The unfolded protein response and hepatic lipid metabolism in non alcoholic fatty liver disease

Myeong Jun Song, Harmeet Malhi

Research output: Contribution to journalReview articlepeer-review

26 Scopus citations


Nonalcoholic fatty liver disease is a major public health burden. Although many features of nonalcoholic fatty liver disease pathogenesis are known, the specific mechanisms and susceptibilities that determine an individual's risk of developing nonalcoholic steatohepatitis versus isolated steatosis are not well delineated. The predominant and defining histologic and imaging characteristic of nonalcoholic fatty liver disease is the accumulation of lipids. Dysregulation of lipid homeostasis in hepatocytes leads to transient generation or accumulation of toxic lipids that result in endoplasmic reticulum (ER) stress with inflammation, hepatocellular damage, and apoptosis. ER stress activates the unfolded protein response (UPR) which is classically viewed as an adaptive pathway to maintain protein folding homeostasis. Recent studies have uncovered the contribution of the UPR sensors in the regulation of hepatic steatosis and in the cellular response to lipotoxic stress. Interestingly, the UPR sensors can be directly activated by toxic lipids, independently of the accumulation of misfolded proteins, termed lipotoxic and proteotoxic stress, respectively. The dual function of the UPR sensors in protein and lipid homeostasis suggests that these two types of stress are interconnected likely due to the central role of the ER in protein folding and trafficking and lipid biosynthesis and trafficking, such that perturbations in either impact the function of the ER and activate the UPR sensors in an effort to restore homeostasis. The precise molecular similarities and differences between proteotoxic and lipotoxic ER stress are beginning to be understood. Herein, we provide an overview of the mechanisms involved in the activation and cross-talk between the UPR sensors, hepatic lipid metabolism, and lipotoxic stress, and discuss the possible therapeutic potential of targeting the UPR in nonalcoholic fatty liver disease.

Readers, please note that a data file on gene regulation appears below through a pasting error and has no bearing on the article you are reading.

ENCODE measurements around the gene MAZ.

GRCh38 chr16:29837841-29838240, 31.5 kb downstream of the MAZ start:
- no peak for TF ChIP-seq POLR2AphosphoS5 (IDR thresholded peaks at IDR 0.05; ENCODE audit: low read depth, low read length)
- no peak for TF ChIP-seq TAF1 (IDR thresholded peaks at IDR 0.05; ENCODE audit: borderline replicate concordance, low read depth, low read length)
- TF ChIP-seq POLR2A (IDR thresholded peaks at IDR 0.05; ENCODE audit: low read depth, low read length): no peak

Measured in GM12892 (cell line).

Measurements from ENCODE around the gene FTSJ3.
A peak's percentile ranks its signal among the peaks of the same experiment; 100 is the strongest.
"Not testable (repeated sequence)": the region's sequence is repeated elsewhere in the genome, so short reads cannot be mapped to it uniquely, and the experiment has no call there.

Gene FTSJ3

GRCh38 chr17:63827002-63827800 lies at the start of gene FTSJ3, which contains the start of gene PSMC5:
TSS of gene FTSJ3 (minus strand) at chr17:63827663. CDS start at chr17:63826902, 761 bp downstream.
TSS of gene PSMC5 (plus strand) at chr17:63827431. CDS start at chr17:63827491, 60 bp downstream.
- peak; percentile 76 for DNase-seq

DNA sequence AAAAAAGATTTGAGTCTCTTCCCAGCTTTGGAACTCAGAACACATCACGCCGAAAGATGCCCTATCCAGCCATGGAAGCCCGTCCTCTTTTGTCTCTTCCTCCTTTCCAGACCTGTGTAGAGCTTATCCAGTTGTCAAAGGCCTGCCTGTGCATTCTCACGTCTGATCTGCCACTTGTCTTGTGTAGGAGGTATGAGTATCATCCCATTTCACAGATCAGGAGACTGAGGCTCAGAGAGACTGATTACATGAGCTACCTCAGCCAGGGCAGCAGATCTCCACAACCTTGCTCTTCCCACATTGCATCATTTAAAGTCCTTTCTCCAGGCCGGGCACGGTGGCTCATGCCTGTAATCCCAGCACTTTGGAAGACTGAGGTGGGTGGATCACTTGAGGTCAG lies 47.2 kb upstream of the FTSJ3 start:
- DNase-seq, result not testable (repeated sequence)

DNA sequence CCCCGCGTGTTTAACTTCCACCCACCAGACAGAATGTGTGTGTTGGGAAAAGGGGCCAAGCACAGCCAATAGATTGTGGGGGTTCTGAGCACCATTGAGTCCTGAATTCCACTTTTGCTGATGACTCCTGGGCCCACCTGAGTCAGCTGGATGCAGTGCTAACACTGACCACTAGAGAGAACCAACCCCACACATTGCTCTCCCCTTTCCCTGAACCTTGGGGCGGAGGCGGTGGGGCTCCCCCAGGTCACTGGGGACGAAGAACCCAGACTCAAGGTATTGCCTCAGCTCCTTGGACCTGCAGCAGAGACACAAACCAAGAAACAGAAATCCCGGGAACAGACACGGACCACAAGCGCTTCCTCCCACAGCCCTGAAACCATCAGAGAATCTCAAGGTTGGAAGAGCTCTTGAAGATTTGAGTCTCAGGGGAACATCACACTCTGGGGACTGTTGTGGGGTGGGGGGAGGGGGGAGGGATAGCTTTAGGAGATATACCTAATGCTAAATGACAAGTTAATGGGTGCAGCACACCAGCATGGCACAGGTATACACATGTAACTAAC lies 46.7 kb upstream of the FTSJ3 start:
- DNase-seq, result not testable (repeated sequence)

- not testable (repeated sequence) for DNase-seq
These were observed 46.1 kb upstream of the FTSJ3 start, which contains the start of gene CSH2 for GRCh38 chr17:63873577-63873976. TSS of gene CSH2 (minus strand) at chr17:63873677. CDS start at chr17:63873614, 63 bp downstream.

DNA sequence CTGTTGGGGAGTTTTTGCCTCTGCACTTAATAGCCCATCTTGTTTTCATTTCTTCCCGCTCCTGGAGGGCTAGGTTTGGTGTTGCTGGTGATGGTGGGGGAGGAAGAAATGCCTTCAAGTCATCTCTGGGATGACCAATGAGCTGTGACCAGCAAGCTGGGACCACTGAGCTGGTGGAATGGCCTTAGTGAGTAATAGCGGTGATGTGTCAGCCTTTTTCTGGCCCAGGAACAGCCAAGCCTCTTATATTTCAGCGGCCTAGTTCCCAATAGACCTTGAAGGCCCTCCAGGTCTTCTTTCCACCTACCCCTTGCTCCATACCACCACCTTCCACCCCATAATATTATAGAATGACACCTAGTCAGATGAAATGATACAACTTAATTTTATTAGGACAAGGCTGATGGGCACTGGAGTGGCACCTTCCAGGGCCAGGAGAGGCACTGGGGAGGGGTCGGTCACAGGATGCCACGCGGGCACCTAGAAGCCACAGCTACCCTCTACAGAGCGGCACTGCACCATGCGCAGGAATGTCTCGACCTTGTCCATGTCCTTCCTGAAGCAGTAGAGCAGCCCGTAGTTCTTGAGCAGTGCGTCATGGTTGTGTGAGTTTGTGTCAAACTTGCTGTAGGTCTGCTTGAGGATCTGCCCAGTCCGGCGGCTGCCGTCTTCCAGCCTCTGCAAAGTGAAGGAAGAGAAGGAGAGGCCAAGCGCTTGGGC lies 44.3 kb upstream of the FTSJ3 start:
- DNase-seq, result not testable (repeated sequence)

Original languageEnglish (US)
Article number107401
JournalPharmacology and Therapeutics
StatePublished - Nov 2019


  • Endoplasmic reticulum stress
  • Lipotoxicity
  • Nonalcoholic steatohepatitis
  • Palmitate
  • Sphingolipids

ASJC Scopus subject areas

  • Pharmacology
  • Pharmacology (medical)


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